As we transition from triage work to transformative, sustained systems change, we know the answers lie in our collective wellbeing and working to build a more just and healthy future through connection, communalism, urgency, and joy.
From New Orleans with love,
Caitlin and all of us at NPN
Learn more about Ida and its impacts
“A Storm Like No Other”: Monique Verdin on Democracy Now!
Creation Fund artist, citizen of the United Houma Nation, and organizer for grassroots collaborative Another Gulf is Possible Monique Verdin was interviewed on Democracy Now! the morning after Hurricane Ida made landfall. She highlights the impact of the storm on the bayou communities to the west of New Orleans, home to many of Louisiana’s tribal communities, and addresses the compounding factors of land loss in South Louisiana and the pandemic, which have amplified the storm’s impact. Another Gulf’s Just Ida Recovery mutual aid resource page is available here.
Hurricane Ida Artist Resources
Antenna to reopen Creative Response Relief Fund
On October 1, Antenna will reactivate the Creative Response Collaborative Relief Fund supporting artists, performers, writers, culture bearers, filmmakers, and related creators impacted by Hurricane Ida. Working in collaboration with NPN Partners Junebug Productions and Ashé Cultural Arts Center, as well as other local and national organizations, the Creative Response Collaborative Relief Fund provided direct support to 805 artists and creators during the height of the COVID-19 pandemic in 2020. Antenna has also released a list of post-Ida resources and organizations providing support to the region.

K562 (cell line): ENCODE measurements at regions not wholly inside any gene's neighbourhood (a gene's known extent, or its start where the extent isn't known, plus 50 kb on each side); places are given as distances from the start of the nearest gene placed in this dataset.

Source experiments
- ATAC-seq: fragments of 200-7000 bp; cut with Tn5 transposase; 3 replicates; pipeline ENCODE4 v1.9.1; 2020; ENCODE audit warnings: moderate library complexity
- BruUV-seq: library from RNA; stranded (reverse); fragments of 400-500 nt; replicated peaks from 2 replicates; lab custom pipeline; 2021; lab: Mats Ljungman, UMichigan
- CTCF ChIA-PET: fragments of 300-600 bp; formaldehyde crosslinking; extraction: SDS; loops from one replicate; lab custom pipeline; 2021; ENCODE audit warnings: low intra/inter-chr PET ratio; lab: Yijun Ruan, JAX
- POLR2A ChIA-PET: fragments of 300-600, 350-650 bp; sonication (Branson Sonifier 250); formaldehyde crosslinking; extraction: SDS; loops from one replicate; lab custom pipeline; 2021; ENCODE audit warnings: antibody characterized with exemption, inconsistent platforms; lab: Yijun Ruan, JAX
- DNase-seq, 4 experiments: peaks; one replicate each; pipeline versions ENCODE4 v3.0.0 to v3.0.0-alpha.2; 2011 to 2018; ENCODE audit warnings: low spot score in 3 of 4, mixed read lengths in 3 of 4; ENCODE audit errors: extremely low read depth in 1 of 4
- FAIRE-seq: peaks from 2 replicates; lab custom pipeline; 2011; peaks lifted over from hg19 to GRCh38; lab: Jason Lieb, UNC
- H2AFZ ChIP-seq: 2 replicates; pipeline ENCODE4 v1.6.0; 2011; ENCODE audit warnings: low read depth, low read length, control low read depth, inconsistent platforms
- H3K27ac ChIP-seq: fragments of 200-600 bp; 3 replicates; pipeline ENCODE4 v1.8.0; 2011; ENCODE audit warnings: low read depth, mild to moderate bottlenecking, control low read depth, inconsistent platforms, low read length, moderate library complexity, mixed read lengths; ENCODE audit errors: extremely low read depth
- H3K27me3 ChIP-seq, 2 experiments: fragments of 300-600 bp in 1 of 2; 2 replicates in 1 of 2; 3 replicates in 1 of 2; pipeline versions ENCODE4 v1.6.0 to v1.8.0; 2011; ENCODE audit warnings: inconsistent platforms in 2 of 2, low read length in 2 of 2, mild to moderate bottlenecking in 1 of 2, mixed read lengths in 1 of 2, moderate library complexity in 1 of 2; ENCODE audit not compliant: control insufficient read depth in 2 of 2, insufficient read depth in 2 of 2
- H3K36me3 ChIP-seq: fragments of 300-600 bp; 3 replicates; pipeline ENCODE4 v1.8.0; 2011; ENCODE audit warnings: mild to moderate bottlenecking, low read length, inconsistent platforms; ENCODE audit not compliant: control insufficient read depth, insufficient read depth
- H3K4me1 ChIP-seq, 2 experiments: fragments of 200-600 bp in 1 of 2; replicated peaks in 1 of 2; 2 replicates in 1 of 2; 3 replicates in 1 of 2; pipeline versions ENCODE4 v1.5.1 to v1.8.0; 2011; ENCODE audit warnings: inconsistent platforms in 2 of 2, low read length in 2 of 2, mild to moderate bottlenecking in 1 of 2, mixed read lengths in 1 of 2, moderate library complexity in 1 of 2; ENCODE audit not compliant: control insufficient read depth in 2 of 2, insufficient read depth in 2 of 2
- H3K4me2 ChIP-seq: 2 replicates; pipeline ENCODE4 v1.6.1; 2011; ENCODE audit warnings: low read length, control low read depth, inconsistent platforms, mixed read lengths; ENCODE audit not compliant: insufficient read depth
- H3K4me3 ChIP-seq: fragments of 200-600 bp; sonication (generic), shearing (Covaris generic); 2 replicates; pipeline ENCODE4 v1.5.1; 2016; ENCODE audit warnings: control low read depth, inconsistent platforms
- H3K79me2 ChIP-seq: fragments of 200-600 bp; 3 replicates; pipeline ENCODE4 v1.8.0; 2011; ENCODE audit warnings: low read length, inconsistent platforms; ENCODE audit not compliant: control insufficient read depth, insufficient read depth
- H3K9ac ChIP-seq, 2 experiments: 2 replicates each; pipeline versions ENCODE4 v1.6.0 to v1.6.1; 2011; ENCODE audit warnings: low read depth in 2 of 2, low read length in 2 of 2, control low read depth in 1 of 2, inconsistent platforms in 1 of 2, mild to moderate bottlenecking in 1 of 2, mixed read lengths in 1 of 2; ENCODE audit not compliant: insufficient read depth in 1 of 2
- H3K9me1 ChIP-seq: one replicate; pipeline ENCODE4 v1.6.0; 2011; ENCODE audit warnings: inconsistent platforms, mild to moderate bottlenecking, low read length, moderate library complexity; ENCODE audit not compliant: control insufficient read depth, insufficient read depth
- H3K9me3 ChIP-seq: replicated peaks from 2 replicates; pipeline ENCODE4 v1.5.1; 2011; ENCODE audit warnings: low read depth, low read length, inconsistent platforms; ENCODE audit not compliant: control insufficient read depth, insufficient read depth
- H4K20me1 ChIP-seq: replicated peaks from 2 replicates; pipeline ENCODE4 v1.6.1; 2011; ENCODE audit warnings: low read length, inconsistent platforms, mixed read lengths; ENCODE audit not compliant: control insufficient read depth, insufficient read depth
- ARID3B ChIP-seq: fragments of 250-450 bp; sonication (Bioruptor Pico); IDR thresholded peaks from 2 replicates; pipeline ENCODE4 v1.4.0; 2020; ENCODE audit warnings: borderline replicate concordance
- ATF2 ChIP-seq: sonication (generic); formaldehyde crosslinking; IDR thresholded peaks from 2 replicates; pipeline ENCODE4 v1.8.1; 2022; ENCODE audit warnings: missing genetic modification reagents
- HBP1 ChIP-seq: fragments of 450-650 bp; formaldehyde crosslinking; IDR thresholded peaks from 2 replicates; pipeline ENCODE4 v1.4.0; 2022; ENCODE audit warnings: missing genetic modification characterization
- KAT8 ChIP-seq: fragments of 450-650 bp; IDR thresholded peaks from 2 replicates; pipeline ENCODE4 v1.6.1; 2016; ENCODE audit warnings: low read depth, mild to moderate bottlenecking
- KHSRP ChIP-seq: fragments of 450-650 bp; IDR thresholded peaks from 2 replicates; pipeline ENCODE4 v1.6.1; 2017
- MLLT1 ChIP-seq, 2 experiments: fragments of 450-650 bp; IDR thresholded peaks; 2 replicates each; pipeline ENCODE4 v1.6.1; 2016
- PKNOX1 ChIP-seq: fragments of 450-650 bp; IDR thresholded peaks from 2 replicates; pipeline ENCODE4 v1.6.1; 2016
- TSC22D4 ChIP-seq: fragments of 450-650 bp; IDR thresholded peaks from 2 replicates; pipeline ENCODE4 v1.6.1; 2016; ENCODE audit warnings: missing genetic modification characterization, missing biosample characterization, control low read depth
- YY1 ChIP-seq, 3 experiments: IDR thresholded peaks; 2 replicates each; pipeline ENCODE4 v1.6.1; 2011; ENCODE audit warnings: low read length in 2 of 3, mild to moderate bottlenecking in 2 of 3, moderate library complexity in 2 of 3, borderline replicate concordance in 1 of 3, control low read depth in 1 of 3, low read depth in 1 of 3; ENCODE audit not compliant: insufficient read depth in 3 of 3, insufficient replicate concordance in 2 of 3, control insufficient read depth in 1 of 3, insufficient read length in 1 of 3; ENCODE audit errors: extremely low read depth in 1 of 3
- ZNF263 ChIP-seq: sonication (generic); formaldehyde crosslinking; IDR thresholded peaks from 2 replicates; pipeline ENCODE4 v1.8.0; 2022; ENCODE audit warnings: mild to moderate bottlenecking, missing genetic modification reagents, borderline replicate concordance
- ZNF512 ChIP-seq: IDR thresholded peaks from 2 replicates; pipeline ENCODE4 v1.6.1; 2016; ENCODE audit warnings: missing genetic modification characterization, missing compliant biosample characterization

MaCCNO Low-Barrier Ida Relief Grants
The Music and Culture Coalition of New Orleans (MaCCNO) has opened applications for their Ida mini-relief grant for cultural workers/practitioners in Orleans Parish. These low-barrier grants in the amount of $250, give priority to those 70+ and individuals who have had difficulty accessing other forms of financial aid, but any cultural worker/practitioner who works or practices in Orleans Parish can apply. Apply or learn more.
Eternal Seeds “We Got Us” Emergency Fund
The Eternal Seeds “We Got Us” emergency fund is providing one-time nonrestrictive grants to BIPOC artists and culture bearers ages 18+ based in New Orleans and surrounding areas impacted by Hurricane Ida.
Musicares Hurricane Ida relief gift cards
MusiCares is providing $500 gift cards for necessities like food, gas, and prescription medications for music community members who have been impacted by the storm. Additional needs will be considered on a case-by-case basis. Although MusiCares assistance is typically only available to professionals with at least five years of work in the music industry, exceptions will be made based on need. Apply by October 10!